Crystal Lee Sutton and Leadership

This is a story of Crystal Lee Sutton and leadership opportunities.

Let’s take a trip to Roanoke Rapids, North Carolina in the early 1970’s and meet Crystal Lee Sutton. Roanoke Rapids was a mill town. People there lived, worked and, yes, breathed the mill business. In fact, if you worked near the hopper in one of the seven mills owned by the J. P. Stevens & Company you might literally breath in the lint dust that billowed everywhere when hard working men pulled apart the 500 pound bales of Mississippi Delta cotton that was to be woven into fine linens. The dust covered a worker’s hair, skin, clothes and even their lunch sandwiches. It would go down their throats and into their lungs.

Get an education

“Mill girls” as they were called earned less than $2.80 per hour and worked six days a week. You could say they were well trained, though, because the high-school curriculum included courses on how to be a weaver and how to fix a loom. Roanoke Rapids was a mill town in the true sense of the word. J. P. Stevens & Company owned most of the small, cramped. shotgun houses in certain neighborhoods.

Crystal Lee Sutton got her first job at J. P. Stevens & Company when she was in 11th grade. Her grandparents and her mother and father had all worked at the mill. If you were from a certain station in life in Roanoke Rapids, that is what you did. Crystal Lee started by working the 4-midnight shift feeding shuttles of yarn into fast-paced looms.

Not all your dreams come true

Crystal Lee had other dreams for herself but they were stamped out by the humdrum of reality in Roanoke Rapids, North Carolina. She married at an early age and was 20 years of age when her first husband was killed in a car wreck. She had a 4-month-old son at the time.

Bored by being a homemaker she did what people in Roanoke Rapids do. She went back to the mill. Her job was folding hand towels.

One day in 1973 she saw a union poster hanging on the wall in the mill. Crystal Lee Sutton was a woman who wanted better for herself, her children and her friends. She considered the fact that almost every other major industry in the United States was unionized. That poster lit a spark in her.

They turned on her

Soon Crystal Lee was up to her neck in lint dust and union organizing. This endeared her to many of the townsfolk. But there were others who openly called her a whore and treated her like a pariah.

In May of 1973 Crystal Lee was asked by one of the professional organizers sent to Roanoke Rapids to help with the unionization of J. P. Stevens & Company to copy an anti-union letter that was posted on a company bulletin board. The letter claimed, among other things, that blacks would run the union.

Don’t copy

Copying the letter was not going to be easy because the company had a strict rule: employees were not allowed to copy any information from the bulletin board. They were certainly supposed to read it, just do not, under any circumstances copy it.

Undeterred, Crystal Lee Sutton took her clipboard and started copying the letter in her own hand. Supervisors, first one, then another and then another … three of them now, stood behind her ordering her to stop. But she continued until she finished copying every word. She tucked the papers into her bra.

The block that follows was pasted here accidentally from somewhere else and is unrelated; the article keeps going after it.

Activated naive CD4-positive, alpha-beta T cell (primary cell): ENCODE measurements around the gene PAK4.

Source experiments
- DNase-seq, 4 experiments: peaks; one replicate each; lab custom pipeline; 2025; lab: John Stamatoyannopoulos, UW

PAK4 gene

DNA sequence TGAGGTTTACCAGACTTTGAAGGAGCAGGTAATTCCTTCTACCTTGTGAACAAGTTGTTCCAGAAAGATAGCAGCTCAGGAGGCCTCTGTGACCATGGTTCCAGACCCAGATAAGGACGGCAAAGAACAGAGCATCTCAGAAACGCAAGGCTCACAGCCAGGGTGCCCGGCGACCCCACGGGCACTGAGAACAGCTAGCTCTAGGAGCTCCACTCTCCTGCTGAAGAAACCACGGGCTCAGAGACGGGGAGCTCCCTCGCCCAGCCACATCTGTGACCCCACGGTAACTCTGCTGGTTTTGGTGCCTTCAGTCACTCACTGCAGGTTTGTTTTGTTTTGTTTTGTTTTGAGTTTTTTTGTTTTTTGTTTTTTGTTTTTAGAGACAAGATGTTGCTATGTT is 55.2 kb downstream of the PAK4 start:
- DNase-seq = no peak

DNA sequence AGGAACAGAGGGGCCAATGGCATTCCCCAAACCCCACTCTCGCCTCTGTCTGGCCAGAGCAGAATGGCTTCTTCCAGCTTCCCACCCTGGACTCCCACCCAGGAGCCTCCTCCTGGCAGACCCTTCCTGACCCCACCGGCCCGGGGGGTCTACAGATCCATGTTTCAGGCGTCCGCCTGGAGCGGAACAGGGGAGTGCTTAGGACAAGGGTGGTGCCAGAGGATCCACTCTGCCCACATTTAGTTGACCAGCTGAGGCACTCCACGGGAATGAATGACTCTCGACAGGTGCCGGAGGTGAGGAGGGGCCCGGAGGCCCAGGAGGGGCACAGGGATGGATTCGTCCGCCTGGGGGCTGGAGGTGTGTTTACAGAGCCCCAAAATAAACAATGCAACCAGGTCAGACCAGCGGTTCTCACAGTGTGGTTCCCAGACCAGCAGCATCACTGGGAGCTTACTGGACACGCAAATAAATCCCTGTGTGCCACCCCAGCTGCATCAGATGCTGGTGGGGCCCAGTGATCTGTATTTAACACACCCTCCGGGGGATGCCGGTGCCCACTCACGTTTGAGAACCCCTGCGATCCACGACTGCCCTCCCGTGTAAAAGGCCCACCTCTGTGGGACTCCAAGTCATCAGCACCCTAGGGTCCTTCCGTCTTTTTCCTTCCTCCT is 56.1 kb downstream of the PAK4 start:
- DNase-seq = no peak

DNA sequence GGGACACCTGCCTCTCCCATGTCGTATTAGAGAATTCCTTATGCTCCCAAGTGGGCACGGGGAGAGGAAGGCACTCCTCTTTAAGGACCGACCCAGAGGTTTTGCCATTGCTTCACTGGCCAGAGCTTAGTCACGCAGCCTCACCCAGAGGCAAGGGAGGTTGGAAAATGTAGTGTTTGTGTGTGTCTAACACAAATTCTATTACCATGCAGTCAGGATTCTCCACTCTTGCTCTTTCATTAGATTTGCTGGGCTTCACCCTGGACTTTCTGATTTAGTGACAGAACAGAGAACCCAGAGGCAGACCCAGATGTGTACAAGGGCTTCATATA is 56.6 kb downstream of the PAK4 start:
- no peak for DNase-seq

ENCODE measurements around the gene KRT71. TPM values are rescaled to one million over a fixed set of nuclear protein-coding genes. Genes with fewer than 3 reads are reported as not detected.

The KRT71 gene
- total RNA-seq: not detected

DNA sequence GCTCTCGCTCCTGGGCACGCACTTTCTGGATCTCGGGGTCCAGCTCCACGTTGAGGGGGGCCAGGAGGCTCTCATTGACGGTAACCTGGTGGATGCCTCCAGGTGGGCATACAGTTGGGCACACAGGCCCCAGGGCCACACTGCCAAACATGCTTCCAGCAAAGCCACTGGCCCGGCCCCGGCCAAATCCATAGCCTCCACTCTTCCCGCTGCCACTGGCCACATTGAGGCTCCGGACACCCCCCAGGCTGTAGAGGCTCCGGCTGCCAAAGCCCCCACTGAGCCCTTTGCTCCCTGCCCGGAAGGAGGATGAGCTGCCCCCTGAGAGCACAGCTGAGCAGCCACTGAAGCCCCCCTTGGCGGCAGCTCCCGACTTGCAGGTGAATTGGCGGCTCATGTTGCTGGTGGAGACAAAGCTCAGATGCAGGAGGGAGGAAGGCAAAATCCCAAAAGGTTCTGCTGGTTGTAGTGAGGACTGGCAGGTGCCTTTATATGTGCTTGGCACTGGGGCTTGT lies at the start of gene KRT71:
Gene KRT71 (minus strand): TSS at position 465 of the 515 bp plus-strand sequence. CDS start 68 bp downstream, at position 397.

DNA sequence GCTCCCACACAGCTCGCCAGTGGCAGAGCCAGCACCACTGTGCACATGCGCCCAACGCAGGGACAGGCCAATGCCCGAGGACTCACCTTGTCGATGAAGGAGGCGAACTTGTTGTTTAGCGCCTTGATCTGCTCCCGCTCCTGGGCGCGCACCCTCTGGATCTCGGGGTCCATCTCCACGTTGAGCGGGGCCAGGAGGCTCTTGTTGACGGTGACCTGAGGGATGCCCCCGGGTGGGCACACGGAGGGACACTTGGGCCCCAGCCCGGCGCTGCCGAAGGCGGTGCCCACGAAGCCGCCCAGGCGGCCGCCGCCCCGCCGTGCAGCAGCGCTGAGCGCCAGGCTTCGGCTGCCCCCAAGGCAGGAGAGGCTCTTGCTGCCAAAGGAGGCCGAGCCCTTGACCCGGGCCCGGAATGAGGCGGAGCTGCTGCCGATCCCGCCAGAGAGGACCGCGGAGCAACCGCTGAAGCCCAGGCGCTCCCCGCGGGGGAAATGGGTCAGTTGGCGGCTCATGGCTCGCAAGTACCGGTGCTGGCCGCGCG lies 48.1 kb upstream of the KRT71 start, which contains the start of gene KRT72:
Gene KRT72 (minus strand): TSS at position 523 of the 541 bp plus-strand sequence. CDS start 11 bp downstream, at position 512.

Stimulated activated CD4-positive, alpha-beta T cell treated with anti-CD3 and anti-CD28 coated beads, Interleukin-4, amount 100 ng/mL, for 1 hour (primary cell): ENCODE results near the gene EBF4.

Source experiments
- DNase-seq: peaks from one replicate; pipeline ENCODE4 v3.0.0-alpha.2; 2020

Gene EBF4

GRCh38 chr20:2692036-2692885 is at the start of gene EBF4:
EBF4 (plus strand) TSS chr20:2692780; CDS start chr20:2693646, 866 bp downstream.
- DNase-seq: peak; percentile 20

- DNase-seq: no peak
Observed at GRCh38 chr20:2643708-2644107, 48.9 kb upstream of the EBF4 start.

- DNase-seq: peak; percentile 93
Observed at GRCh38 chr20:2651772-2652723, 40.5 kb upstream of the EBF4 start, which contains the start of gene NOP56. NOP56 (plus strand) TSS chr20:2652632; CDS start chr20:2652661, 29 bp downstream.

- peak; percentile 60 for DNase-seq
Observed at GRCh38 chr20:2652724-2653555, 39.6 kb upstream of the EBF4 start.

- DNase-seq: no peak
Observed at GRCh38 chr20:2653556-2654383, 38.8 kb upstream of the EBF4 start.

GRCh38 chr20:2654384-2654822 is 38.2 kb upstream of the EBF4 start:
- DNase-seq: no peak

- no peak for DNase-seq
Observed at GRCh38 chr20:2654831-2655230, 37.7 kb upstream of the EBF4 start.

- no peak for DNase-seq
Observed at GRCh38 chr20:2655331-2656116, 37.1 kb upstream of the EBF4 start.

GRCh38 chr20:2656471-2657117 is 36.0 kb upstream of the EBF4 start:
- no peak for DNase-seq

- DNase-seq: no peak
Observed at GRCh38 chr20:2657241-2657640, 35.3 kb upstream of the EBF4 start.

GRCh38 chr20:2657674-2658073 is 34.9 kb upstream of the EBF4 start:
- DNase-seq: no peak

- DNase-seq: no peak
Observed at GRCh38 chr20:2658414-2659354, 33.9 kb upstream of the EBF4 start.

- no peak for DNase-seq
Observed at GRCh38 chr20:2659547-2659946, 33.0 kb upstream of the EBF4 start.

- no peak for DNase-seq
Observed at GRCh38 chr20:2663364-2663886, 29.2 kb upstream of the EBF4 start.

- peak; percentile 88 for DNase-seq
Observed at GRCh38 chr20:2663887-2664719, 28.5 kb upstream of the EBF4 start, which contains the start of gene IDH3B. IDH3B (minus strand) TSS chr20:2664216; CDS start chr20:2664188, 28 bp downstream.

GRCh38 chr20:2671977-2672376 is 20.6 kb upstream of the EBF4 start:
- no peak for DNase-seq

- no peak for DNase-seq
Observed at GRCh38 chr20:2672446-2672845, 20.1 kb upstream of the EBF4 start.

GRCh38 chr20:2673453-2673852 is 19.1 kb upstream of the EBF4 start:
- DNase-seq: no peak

UNION !

The police had been called to escort the now fired Crystal Lee Sutton from the plant. She knew she was done. She walked to her worktable, took a piece of stiff cardboard and with a black magic marker wrote the word “UNION” on it. She climbed up onto her worktable, held the sign high above her head and slowly turned around so the whole plant could see her. A leader was born.

The plant fell silent. Workers shut off their machines. Some gave her the victory sign or held up clenched fists. She was escorted from the property.

After being fired Crystal Lee Sutton worked low wage jobs in fast food restaurants and as a hotel maid. In the time after she was fired from J. P. Stevens & Company she stood outside the plant handing out literature and urging the other workers to sign a union card.

3,000 workers

It took another year before the plants were unionized and another seven years before the union got a contract for the 3,000 workers, but they got one.

In the 1980’s Crystal Lee Sutton went on to travel the country as a spokesperson for the union. She died in 2009 of an inoperable brain cancer in a hospice in Burlington, North Carolina.

Norma Rae

Crystal Lee Sutton was a leader. She was a living example of leadership; fearless, devoted, and inspirational. She was a simple woman with simple means who made a difference. Yet most people would not even know her story if Sally Fields had not portrayed her in the movie, Norma Rae.

When the day comes for you to step into a leadership position will you have the courage of a Crystal Lee Sutton? Will you be ready? The leadership opportunity presents itself to many people. Please take just a moment to share this with your friends. It is a great story of leadership. If you want to learn more about what I do for my coaching clients, click here. If you would like to try a free strategy session to see how I can help your business improve, text the word “coaching” to 55743.

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